8

Macacada:

  1. Grande porção de macacos. = MACACARIA

  2. Trejeito ou momice próprios de macaco. = MACAQUICE

  3. [Informal] Imitação grosseira ou ridícula. = MACAQUICE

  4. [Informal, Depreciativo] Conjunto de pessoas grotescas.

Well, this is all fine but it seems the word macacada is used in other contexts like:

  • o teu comportamento insubordinado seria o fim da macacada! – your insubordinate behavior would get you chimp-martialed!
  • Devo confessar que estou farto destas macacadas – I must say I grow weary of these monkeyshines.

Which suggests some sort of monkey business but it's not as literally related to simians (or to a cheap imitation) as the word macaquice (at least it's the impression I got from the examples).

I've never heard of chimp-martialed before and monkeyshines is almost a synonym for pranks, therefore:

  • Are these translations adequate?
  • What is the precise meaning, in English, of macacada?
  • Can it have other meanings besides the ones mentioned in the dictionary?
  • The real meaning in English, of what? – ANeves Jan 2 '16 at 15:31
  • @ANeves ... of the word macacada? Since the question's title asks it directly I thought people would understand, I'm sorry if it wasn't clear enough. Was that the reason for the downvote? – Armfoot Jan 7 '16 at 11:56
  • Yes, it was. From your question, I got the feeling that you knew the (general) meaning of the word, and so perhaps you were asking about something else, like a direct translation. – ANeves Jan 7 '16 at 15:07
  • @ANeves I am sorry to hear that, I filled the question's body with what I knew and found about the word before Jacinto's answer, and I sincerely didn't know how to explain well the word's meaning in English. Since downvotes are used to evaluate the quality of the question, how would you change that phrase in order to improve the question's quality? – Armfoot Jan 7 '16 at 15:56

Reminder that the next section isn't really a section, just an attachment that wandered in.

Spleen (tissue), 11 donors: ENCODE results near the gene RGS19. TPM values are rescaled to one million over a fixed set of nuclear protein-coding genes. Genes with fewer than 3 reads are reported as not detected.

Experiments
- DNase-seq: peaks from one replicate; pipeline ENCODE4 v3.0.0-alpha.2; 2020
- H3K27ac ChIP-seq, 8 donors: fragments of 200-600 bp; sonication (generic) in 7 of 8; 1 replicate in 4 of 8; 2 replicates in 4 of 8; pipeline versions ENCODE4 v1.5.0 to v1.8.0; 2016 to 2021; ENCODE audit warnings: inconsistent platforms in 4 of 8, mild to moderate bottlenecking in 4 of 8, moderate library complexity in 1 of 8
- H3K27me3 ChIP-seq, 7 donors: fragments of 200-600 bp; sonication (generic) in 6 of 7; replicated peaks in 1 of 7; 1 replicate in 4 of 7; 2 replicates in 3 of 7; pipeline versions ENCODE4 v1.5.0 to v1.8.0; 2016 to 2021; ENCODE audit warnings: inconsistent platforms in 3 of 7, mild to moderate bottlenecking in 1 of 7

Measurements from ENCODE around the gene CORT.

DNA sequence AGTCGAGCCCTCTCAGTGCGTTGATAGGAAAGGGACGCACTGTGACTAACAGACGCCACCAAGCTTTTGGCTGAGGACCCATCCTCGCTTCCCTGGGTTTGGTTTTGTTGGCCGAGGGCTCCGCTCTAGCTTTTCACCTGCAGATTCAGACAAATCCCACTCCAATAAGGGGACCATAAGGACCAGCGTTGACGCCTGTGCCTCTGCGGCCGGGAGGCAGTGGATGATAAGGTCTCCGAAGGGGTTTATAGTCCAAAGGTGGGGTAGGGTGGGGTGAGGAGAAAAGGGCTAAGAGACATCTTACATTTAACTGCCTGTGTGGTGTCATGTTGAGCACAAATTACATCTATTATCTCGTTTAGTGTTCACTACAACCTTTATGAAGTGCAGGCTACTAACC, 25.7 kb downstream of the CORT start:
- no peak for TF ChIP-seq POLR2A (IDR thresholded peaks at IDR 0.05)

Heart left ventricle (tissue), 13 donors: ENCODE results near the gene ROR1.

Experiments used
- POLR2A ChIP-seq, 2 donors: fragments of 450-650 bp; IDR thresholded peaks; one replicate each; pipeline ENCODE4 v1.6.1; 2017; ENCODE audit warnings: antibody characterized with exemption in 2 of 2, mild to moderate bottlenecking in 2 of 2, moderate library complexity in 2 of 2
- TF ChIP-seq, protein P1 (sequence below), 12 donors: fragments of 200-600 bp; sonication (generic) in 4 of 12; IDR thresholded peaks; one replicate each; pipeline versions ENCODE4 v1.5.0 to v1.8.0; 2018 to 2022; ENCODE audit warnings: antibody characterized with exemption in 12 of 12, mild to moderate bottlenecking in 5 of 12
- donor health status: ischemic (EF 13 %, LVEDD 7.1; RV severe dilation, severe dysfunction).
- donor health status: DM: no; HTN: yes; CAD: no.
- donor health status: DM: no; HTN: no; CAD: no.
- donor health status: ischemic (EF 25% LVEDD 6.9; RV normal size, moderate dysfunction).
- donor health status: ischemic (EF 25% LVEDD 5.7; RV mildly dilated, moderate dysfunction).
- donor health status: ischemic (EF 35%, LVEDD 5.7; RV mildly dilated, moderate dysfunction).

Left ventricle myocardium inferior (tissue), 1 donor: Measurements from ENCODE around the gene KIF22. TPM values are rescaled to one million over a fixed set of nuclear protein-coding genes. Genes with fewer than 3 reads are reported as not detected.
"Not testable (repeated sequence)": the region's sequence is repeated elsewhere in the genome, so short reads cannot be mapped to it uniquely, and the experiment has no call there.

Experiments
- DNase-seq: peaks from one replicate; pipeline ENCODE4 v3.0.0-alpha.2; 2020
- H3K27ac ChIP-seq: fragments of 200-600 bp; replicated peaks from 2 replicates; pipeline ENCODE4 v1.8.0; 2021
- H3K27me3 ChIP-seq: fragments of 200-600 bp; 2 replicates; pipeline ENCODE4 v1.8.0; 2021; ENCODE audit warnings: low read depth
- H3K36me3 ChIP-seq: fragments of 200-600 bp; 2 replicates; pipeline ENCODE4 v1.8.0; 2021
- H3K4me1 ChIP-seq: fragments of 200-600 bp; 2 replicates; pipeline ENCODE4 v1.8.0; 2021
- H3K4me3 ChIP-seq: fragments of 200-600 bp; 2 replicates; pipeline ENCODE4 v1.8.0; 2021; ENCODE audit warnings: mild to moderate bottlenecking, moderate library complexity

• 1
    Let me propose an edit; feel free to roll back, of course. – ANeves Jan 7 '16 at 17:57
7

Priberam, the dictionary reproduced in the question, lacks a couple of common meanings of macacada. I list all of them below, so we can have them all in one place. These are based on Aulete digital, Infopédia, Dicionário da Academia das Ciências de Lisboa, and native speaker's experience. Numbers are not in order, so that they correspond to numbers in the question, and meanings are in a logical sequence.

(1) Bando de macacos — troop of monkeys — also macacal, macacaria.

(4) Grupo de pessoas grotescas ou ridículas — group of grotesque or ridiculous people — also macacal.

(2) gesto ou trejeito próprio de macaco; trejeito grotesco — grotesque or monkey-like gesture or grimace — also, perhaps more commonly, macaquice.

(3) ato de imitar grotesca ou ridiculamente alguém — the act of grotesquely or ridiculously imitating somebody — also macaquice.

(5) ato ou comportamento disparatado e brincalhão — silly and playful act or behaviour — also macaquice or palhaçada (from palhaço, clown).

(6) situação ridícula; espetáculo sem qualidade — ridiculous situation; poor-quality show — also palhaçada.

(7) (Brazil) grupo de amigos, companheiros, familiares – group of friends, relatives.

(8) Phrase: (Portugal) o fim da macacada grande confusão ou descontrolo; que provoca irritação em alguém importante, como o patrão, mãe, ou esposo, gerando problemas — great confusion and lack of control; that irritates somebody important, such as the boss, mother, or spouse, raising trouble.

Now, your sample sentences. I’ve never heard of “chimp-martialing” anybody either, but the translation, suggesting "court-martial," sort of conveys the original meaning. O fim da macacada can mean different things, but “insubordinate behaviour” is likely to cause a very angry reaction from someone in a position of power (that’s one type of fim da macacada), which may well get you “chimp-martialed”. I suppose you could also say:

You carry on with your insubordinate behaviour, and all hell will break loose.

The second sentence is vaguer, because meanings (5) and (6) fit, and (6) is by itself quite broad. The macacadas you’re growing weary of could refer to a friend trying to be funny, or disorganisation at your work place, members of parliament acting up, or a theatre play. “Monkeyshines,” because it suggests pranks and mischief, might apply to your friend but maybe not to the other situations. “Monkey business” would probably be a better fit; or “nonsense”; or “circus”.

  • @ANeves Obrigado pela revisão. Desfiz algumas das tuas correções: preferências estilísticas e, num caso, era mesmo a ideia que era diferente. – Jacinto Jan 7 '16 at 19:57
  • @ANeves Sugestões aceites :) – Jacinto Jan 8 '16 at 13:34

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